We had a horrible experience with a tenant upstairs. One time we went nine months without rent. We’re doing Airbnb now. It’s nice to have the house, where we can just block out time to have family stay with us. We started it about maybe four, five months ago. It’s constant, just constant. Everybody is just flocking to this area. They’re coming here from all over the world: Spain, Italy, Scotland, Paris. They love it here. Part of it is the immediate neighborhood. We have a fully renovated two-bedroom apartment, sleeps six comfortably. We’ve been booked pretty solid. They are definitely interested in checking out what this Brooklyn thing is all about.

I started seeing changes maybe about six or seven years ago. I know there was a house boarded up a few doors down. A family bought that house for $300,000 or so. They just sold it over a month ago for $1.6 million or so. But we’re not going anywhere. We want to leave something to our daughter.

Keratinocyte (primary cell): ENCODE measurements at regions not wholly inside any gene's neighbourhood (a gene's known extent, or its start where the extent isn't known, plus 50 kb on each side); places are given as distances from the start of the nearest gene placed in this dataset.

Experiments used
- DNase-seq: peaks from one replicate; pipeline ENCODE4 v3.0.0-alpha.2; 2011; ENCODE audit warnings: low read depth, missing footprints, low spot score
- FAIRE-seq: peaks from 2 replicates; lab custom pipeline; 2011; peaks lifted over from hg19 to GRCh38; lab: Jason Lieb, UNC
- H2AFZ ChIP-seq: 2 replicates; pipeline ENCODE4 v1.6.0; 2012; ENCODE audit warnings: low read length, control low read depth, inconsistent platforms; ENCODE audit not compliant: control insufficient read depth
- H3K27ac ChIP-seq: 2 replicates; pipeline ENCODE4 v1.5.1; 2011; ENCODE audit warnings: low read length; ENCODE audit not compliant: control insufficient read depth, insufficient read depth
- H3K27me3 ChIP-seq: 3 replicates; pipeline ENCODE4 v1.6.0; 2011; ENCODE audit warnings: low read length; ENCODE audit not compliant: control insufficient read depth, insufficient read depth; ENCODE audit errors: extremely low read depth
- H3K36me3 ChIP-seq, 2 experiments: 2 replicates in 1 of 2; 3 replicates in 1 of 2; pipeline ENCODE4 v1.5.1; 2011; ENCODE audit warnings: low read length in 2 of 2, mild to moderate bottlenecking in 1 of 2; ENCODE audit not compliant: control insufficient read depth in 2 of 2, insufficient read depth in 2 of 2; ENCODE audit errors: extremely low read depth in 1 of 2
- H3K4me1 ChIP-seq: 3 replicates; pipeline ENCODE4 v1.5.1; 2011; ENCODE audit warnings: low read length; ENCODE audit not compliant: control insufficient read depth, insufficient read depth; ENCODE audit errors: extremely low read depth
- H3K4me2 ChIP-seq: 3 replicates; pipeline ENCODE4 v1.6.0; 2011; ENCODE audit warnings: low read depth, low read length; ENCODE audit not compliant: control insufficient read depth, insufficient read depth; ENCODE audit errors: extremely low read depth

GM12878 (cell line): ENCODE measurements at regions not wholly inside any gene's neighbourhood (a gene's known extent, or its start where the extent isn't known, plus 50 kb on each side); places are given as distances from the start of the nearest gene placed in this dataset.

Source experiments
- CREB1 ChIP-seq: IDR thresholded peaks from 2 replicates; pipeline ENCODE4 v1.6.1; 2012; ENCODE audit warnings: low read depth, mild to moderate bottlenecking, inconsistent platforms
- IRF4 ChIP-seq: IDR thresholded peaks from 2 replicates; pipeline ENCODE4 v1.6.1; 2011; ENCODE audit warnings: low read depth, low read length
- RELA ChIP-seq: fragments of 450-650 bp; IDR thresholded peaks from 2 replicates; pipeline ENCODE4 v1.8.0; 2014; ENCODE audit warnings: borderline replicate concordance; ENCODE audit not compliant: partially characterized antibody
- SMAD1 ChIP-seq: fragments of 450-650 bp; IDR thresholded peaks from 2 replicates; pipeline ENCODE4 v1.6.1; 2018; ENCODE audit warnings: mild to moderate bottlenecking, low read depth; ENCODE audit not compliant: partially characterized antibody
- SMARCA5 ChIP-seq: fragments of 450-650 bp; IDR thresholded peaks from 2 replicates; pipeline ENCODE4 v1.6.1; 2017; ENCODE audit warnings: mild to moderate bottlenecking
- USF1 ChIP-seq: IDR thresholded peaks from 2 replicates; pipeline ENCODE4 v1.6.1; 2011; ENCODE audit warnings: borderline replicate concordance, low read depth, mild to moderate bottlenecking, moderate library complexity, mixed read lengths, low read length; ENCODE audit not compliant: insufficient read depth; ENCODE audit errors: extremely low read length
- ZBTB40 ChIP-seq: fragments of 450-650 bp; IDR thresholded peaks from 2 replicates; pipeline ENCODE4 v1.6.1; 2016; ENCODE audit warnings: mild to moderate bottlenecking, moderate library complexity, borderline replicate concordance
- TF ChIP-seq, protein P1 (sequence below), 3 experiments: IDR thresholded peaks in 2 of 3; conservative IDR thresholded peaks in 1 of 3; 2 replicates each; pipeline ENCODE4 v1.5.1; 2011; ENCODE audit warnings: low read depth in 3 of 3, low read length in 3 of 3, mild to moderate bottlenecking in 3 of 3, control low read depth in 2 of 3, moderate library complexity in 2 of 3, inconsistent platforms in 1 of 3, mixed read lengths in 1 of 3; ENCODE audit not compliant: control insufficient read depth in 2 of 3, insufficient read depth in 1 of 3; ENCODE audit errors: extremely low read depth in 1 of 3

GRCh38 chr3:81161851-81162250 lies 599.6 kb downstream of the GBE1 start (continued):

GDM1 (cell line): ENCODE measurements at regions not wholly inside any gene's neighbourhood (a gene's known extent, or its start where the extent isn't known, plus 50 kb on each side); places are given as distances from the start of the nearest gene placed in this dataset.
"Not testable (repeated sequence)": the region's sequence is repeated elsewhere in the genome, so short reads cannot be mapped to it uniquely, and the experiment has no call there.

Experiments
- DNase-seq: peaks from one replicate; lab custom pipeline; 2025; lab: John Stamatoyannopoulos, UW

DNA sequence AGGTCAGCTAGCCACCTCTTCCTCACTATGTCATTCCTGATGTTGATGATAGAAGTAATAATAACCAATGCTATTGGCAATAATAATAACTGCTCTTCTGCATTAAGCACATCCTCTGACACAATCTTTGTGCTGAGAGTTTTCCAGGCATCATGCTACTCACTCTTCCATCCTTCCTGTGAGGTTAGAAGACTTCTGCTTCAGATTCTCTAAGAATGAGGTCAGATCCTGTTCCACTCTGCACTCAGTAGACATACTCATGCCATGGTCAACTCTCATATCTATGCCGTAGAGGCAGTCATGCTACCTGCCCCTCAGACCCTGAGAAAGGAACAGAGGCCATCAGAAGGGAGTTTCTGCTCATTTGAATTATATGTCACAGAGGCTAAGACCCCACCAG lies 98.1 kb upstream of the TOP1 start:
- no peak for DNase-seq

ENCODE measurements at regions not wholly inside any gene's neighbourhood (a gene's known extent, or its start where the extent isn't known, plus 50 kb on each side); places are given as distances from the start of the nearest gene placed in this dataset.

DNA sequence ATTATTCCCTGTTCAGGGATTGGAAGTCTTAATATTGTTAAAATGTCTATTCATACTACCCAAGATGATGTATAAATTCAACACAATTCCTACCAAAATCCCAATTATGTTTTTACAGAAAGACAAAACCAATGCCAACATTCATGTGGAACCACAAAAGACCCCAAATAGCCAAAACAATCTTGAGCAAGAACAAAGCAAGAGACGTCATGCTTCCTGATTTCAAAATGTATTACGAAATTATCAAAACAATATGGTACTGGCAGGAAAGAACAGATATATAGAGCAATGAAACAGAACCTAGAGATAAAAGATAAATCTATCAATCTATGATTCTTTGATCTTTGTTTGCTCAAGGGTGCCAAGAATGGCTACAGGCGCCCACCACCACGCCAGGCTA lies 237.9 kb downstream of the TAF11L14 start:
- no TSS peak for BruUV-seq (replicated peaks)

For the most part, I would say 60 percent of folks that move in are real cool, want to be part of the community. But there are some that won’t even speak. I think there have been some issues. Block parties are a big part of Bed-Stuy. And there was one family that moved in that didn’t understand the whole block-party thing. And they said, if you have the party, I’m gonna call the cops. I mean, that’s part of the community. If you’re gonna come, you should at least understand and try to participate. It was a family on this block that moved in and spent a lot of money. They’ve since resold the property again. There are some cultural things that are here that I guess a lot of people just don’t understand. The brownstone that Rodney and Desmond sold, the new owner came over and introduced himself. That’s unusual among new residents.

The bar on the corner, Casablanca, there’s a crowd there every night. We’re starting to see a lot of folks that I wouldn’t even think they’d hang in Bed-Stuy. That’s a good thing. It’s a nice balance. Before, Casablanca wasn’t really the type of place that you would want to hang out. It was just an old bar, an old ornery lady. She said she would never sell. It just wasn’t my crowd. Now it’s like a hip, fun place. Kind of rustic. I heard maybe a month or two ago that Beyoncé and Jay Z were down there until 2 in the morning.